Which Video Streaming Device Is Right for You?
Here are your best bets to send online video straight to your TV
En español | Streaming devices — those Internet-connected gadgets that play online content on your TV screen — are a booming market: Annual sales of streaming devices are expected to double to about 330 million by 2017. Consumers already have many options, and with tech titans like Amazon and Google reportedly prepping new products for 2014, you'll soon have even more.
While most TV manufacturers now offer smart TVs, which integrate online streaming services such as Netflix and Hulu Plus right into your flat screen, they charge a hefty premium for it. In many cases, connecting a streaming device to your TV set may be a more sensible option, offering a broader range of choices — and often for under $100. Before you start shopping, make sure you have a speedy Internet connection and an open HDMI port. Got those? Then read on.
If you're looking for quantity from your streaming device, meet the most robust offering on the market. More than 1,000 choices are listed on Roku's channel store, from popular services like Netflix, Hulu Plus, Amazon Instant and Watch ESPN to more obscure services. With a little digging and research, Roku users can download channels that play nothing but B-movies or classic cartoons. Other channels offer local newscasts and weather from across the country, which can be nice for travelers or transplants who miss home.
Until recently, Roku was the only major streaming device that didn't have a YouTube app, but a new update added that feature. The Roku also lets you stream your own pictures and video from your mobile devices to your TV. The top-of-the-line Roku 3 features a motion sensor remote that turns the Roku into a rudimentary gaming device. There are a few fun trivia apps, and it is pretty cool to toss Angry Birds across your screen with a simple flick of the wrist, but the game selection is limited.
The Roku 3 (and the newly updated Roku 2) offer what's perhaps my favorite feature on any streamer: a jack on its remote that mutes your TV set and sends audio directly to your headphones. It's a perfect solution for anyone who wants to watch TV without disturbing others, such as a sleeping partner.
Price: $49.99 (Roku LT) to $99.99 (Roku 3)
The first incarnation of the Apple TV streaming box, released at the start of 2007, predates the iPhone. The jump Apple got on its competition has paid off as the tech giant still owns more than half of the streaming device market.
More apps and channels have been added over the years, and many of the biggies are here: Netflix, Hulu, HBO Go and YouTube. Recently added apps include Watch ESPN and the Smithsonian Channel.
Apple curates its offerings more stringently than some others — at least for now, you won't find Amazon Instant video. IPhone, iPad or Mac users already in the Apple ecosystem will benefit the most from Apple TV, as it seamlessly integrates iTunes and App Store purchases across all devices. Its AirPlay function, which allows content from iDevices to be streamed to your TV screen, is the most intuitive and smoothest mirroring option available.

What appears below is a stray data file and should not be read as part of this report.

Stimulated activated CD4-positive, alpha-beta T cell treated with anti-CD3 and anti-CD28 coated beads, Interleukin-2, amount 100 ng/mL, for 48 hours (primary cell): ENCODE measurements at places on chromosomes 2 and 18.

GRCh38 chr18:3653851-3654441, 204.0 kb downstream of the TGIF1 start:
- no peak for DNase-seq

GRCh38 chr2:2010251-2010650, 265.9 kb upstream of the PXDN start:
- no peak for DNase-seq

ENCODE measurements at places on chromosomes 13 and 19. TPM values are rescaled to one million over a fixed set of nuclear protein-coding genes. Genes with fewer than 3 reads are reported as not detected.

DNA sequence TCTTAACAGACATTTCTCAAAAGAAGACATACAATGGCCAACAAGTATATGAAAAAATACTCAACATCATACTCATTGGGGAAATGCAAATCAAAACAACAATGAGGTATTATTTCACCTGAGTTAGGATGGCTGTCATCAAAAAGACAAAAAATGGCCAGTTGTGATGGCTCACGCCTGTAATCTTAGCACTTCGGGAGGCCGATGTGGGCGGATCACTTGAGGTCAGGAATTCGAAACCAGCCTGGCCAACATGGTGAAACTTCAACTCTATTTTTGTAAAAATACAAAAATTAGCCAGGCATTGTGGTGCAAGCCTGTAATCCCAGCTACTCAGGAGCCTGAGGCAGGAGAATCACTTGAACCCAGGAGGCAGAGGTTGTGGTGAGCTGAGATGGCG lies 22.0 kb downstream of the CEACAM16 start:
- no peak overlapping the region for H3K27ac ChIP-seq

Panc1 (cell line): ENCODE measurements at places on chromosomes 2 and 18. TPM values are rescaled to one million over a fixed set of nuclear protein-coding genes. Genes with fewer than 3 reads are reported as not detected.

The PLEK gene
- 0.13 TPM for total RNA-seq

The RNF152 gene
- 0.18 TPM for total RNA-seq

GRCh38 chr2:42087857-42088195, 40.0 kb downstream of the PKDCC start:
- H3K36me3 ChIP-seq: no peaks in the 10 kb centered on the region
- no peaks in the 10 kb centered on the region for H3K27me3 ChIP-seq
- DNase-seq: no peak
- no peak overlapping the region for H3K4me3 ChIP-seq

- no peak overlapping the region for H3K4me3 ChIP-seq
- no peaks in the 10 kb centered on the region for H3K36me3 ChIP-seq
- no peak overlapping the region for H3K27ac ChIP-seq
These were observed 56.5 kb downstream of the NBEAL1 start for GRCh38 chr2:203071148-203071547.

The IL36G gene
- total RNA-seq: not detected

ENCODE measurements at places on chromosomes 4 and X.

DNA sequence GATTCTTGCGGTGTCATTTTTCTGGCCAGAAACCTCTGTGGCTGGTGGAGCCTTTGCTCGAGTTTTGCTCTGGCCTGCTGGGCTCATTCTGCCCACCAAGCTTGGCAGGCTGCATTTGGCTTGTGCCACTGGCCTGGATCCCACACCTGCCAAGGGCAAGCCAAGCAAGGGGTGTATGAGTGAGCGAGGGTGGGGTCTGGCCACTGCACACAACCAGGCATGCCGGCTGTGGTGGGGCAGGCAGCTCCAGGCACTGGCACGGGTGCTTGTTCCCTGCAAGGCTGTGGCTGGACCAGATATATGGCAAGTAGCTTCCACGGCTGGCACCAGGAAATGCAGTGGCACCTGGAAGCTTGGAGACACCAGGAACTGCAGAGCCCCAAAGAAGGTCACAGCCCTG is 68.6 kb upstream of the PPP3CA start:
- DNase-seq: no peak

Google's new streaming device is different for two reasons: its diminutive size, and its similarly small price. Instead of a box or console, Chromecast is a small dongle that fits in the palm of your hand and plugs directly into an HDMI port on your television. This eliminates one wire from your setup (from device to TV), though you'll still need a connection to power your Chromecast through an electrical outlet or — if your TV has one — a USB input.
At $35, it's roughly one-third the cost of Apple TV or the Roku 3 (Roku also offers a dongle streaming stick, and it retails for $69.99), and its July release was an immediate sellout. Supply is no longer a problem, but there's a bit of a you-get-what-you-pay-for caveat. The Chromecast is a nifty little device, but for now it streams only a few apps from your device or PC: Netflix, YouTube, Hulu Plus and HBO Go. That's a far cry from the streaming options found on Roku, and far short of even Apple TV's inventory. You can also play movies, videos and music from the Google Play store, and unlike Apple's proprietary device, the Chromecast integrates with both iOS and Android. It allows those using a Google Chrome browser to mirror content to the TV screen — which it touts as a workaround for nonsupported streaming services. But my experience with mirroring from Chrome has been frustrating, with lagging, blurry video. Apple TV's AirPlay is far superior.
Google may debut Nexus Play, a set-top streaming box of its own, in 2014. Meanwhile, the Chromecast, given its low price and Google's promise to add apps and services, is an easy device to recommend despite its limitations.
Many Blu Ray players now double as streaming devices, offering a range of features, including a majority of the most popular services and apps. It's a great option for people who have already invested in Blu Ray and DVD collections, or who simply still like watching films, TV shows and other content on disc. You'll pay more for a Blu Ray player with streaming capability than for one without it, but it's possible to find streaming Blu Ray players for under $100, and it's an efficient way to bundle two devices into one.
If you're a gamer or have kids or grandkids who like video games, most gaming consoles — including the recently launched Xbox One and PlayStation 4 — now include streaming services, offering the standard lineup of apps and channels including Netflix, Hulu, Amazon and YouTube. These are pricier options, though, as the Xbox One retails for $499, and the PS4 goes for $399.
Austin O'Connor covers television, film, gaming, gadgets and all kinds of entertainment for AARP.org. Follow him on Twitter: @austinjoconnor.
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